Merck has reported positive results from two pivotal Phase III clinical trials for bezlotoxumab, its investigational antitoxin, to prevent Clostridium difficile (C difficile) infection recurrence.
The trials met their primary efficacy endpoint, which was the reduction in C difficile recurrence through week 12 compared to placebo, when used in conjunction with standard of care antibiotics for the treatment of C difficile.
This year, the company intends to submit new drug applications (NDAs) seeking regulatory approval in the US, EU, and Canada for bezlotoxumab.
Bezlotoxumab, a selective, fully-human, monoclonal antibody, is designed to neutralise C difficile toxin B, a toxin that can damage the gut wall and cause inflammation, leading to the symptoms of C difficile enteritis, including abdominal pain and watery diarrhea.
There are currently no therapies approved for the prevention of recurrent disease caused by C difficile.
Leeds Teaching Hospitals and University of Leeds and a lead investigator for the studies Dr Mark Wilcox said: "Results of these studies showed that a single, one-time infusion of the antitoxin bezlotoxumab given with standard of care C difficile antibiotic treatment significantly reduced the recurrence of C difficile infection compared to standard of care alone, and demonstrated this benefit over a 12-week period.
"These results were also demonstrated in patient subgroups known to be at high-risk for C difficile recurrence."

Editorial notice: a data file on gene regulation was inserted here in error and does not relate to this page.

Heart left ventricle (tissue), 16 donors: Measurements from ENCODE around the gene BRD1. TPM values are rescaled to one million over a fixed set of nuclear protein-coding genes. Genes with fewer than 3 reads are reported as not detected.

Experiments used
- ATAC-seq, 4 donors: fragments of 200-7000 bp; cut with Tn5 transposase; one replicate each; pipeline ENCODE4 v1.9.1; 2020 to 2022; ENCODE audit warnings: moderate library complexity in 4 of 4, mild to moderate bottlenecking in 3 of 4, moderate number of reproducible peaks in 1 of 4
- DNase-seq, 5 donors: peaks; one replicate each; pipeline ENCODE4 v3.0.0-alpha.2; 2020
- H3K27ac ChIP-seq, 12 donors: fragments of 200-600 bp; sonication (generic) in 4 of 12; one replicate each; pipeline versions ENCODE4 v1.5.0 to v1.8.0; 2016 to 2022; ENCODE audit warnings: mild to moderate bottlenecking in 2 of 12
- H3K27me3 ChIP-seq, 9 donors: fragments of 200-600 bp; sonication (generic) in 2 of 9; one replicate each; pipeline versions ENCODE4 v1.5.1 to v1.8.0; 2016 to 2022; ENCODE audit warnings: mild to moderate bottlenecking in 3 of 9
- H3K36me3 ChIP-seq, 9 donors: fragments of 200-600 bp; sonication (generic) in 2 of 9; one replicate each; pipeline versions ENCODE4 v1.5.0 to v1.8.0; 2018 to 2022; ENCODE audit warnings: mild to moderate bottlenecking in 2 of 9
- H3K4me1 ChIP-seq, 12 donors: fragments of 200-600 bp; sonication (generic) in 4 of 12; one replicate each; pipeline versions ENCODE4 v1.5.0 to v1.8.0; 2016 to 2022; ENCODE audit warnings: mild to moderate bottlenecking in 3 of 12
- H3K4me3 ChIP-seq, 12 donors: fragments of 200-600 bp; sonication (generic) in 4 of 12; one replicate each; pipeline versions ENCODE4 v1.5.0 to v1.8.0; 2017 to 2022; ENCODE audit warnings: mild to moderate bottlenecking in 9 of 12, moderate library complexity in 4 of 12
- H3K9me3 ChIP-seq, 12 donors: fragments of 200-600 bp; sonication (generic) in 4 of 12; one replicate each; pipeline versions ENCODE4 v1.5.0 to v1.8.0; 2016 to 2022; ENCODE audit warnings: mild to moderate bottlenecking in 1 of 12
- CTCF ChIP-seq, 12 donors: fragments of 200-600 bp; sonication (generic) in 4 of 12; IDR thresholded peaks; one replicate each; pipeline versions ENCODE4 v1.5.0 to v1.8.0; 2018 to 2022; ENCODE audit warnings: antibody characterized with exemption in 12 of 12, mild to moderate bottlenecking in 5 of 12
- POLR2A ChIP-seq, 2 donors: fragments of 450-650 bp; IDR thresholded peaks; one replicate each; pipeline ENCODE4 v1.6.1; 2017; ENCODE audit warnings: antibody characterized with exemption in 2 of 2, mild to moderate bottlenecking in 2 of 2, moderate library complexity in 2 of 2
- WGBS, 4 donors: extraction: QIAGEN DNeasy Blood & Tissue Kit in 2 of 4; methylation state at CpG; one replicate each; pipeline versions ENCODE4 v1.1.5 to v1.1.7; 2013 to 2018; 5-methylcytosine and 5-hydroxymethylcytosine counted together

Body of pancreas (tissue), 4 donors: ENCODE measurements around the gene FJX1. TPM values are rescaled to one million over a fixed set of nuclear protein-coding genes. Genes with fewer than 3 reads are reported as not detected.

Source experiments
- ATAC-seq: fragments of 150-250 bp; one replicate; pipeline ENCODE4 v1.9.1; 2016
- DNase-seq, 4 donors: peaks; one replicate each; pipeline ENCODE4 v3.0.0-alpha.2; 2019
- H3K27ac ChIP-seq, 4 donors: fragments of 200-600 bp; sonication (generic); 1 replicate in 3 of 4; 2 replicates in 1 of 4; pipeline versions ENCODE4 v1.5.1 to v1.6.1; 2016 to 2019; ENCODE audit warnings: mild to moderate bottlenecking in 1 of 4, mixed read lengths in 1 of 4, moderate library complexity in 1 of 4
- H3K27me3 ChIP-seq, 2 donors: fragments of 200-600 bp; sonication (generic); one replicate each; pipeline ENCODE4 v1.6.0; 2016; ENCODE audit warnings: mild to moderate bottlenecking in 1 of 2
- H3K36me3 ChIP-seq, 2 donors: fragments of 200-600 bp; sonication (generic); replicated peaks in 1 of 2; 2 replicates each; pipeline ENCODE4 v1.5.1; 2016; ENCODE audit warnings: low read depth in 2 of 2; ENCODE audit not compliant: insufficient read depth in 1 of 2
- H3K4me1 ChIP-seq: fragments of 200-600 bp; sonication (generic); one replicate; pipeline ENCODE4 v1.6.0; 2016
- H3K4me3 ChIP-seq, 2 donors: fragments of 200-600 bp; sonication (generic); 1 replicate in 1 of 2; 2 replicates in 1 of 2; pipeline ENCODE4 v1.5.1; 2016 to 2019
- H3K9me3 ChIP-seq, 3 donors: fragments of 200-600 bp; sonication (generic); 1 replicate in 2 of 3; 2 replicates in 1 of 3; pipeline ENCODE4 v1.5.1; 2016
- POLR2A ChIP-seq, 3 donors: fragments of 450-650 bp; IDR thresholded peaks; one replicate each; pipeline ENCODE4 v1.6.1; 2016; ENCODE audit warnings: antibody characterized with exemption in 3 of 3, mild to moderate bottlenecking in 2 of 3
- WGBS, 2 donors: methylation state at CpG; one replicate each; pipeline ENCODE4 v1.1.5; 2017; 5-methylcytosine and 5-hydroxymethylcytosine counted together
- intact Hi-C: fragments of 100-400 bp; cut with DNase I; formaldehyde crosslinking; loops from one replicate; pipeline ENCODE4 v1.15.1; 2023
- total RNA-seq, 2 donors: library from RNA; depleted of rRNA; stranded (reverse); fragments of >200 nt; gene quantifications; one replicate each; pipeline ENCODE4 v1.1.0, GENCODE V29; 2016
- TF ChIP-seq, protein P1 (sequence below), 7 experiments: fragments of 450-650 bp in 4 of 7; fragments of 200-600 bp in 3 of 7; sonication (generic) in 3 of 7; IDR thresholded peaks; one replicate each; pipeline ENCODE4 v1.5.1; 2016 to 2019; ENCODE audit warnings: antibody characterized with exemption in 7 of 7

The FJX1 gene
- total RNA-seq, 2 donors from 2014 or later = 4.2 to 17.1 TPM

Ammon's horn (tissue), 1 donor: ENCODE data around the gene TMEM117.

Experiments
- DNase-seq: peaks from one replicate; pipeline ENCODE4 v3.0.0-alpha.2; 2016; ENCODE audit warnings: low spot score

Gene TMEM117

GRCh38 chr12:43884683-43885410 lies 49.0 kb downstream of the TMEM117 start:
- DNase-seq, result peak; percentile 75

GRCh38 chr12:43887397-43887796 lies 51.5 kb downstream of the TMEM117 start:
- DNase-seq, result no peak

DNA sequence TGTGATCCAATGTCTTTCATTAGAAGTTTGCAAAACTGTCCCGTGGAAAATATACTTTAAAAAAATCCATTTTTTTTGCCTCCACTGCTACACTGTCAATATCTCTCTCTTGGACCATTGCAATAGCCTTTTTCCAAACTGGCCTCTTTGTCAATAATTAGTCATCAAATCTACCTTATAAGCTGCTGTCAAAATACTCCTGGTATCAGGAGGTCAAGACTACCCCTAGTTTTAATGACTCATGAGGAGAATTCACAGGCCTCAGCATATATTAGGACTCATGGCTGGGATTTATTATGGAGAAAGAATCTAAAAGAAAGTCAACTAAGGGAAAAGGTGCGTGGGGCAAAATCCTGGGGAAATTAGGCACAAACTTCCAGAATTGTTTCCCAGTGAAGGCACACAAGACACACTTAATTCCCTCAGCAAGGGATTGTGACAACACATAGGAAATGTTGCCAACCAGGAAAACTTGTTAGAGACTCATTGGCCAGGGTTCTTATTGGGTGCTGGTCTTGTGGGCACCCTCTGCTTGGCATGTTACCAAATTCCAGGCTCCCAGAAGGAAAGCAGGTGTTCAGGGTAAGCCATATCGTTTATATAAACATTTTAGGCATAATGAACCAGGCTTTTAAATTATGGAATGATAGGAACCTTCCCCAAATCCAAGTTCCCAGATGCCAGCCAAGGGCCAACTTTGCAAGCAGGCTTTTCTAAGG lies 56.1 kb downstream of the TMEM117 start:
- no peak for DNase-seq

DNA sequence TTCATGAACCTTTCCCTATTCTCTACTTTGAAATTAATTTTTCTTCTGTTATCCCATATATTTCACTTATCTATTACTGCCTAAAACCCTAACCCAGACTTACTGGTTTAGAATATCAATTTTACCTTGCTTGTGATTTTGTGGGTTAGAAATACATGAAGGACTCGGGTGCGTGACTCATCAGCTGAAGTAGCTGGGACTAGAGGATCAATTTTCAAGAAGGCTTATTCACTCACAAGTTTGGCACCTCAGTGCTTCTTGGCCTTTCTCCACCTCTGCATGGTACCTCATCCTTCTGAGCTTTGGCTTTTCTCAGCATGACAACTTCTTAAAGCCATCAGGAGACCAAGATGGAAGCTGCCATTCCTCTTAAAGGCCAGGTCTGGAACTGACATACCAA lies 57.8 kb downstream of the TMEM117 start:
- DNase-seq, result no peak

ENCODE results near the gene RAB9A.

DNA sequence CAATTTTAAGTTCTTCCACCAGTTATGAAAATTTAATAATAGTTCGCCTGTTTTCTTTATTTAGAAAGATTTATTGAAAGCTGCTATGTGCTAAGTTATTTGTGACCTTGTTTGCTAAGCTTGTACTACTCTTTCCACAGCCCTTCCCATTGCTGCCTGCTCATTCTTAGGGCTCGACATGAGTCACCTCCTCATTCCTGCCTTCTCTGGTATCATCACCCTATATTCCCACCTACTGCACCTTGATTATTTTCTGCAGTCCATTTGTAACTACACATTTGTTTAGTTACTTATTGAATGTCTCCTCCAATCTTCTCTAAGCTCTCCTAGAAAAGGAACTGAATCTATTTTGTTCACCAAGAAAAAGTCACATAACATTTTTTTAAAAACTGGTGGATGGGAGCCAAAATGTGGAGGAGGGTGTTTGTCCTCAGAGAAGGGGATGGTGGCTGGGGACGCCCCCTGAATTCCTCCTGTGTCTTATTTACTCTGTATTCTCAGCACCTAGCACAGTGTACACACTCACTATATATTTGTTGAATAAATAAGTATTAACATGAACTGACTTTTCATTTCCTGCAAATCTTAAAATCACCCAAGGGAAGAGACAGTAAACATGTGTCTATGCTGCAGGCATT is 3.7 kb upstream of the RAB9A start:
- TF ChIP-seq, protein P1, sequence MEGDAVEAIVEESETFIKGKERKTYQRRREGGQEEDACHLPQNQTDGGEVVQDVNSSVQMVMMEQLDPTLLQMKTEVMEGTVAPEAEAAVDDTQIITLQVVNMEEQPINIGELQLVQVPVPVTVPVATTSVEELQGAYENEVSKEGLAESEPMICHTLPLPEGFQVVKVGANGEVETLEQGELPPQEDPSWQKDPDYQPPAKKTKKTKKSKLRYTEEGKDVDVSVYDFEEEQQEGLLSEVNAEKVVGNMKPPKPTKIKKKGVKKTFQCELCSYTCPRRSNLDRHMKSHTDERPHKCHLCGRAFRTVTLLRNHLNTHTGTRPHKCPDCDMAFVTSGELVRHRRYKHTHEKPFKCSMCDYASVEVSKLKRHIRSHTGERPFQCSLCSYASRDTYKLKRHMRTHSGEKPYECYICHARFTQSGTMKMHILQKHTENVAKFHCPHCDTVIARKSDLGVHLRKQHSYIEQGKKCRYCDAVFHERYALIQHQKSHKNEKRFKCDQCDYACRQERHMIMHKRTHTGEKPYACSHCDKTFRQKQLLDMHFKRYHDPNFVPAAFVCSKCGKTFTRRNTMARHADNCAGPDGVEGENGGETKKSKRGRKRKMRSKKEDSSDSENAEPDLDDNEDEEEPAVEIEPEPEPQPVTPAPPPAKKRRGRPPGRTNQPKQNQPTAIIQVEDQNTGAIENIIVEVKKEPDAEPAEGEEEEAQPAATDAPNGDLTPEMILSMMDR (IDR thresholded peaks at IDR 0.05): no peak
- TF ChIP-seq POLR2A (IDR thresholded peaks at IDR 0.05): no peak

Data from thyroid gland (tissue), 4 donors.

Researchers at the University of Massachusetts Medical School's MassBiologics Laboratory in conjunction with Medarex have developed bezlotoxumab, which has been licensed to Merck in 2009 to develop as a potential therapeutic for C difficile infection.
The two global, double-blind Phase III trials (MODIFY I and MODIFY II) were conducted to evaluate bezlotoxumab, either alone or in combination with actoxumab, compared to placebo to prevent recurrent C difficile infection in patients on standard of care antibiotics for a primary or recurrent C difficile infection.
Actoxumab is a fully human monoclonal antibody against C difficile toxin A.
The MODIFY I trial enrolled 1,452 patients with median age 65 years in 19 countries and MODIFY II enrolled 1,203 patients with median age 67 years in 17 countries.
The trials were conducted in both hospital and outpatient settings, and the primary endpoint for each study was evaluated through 12 weeks following trial drug administration.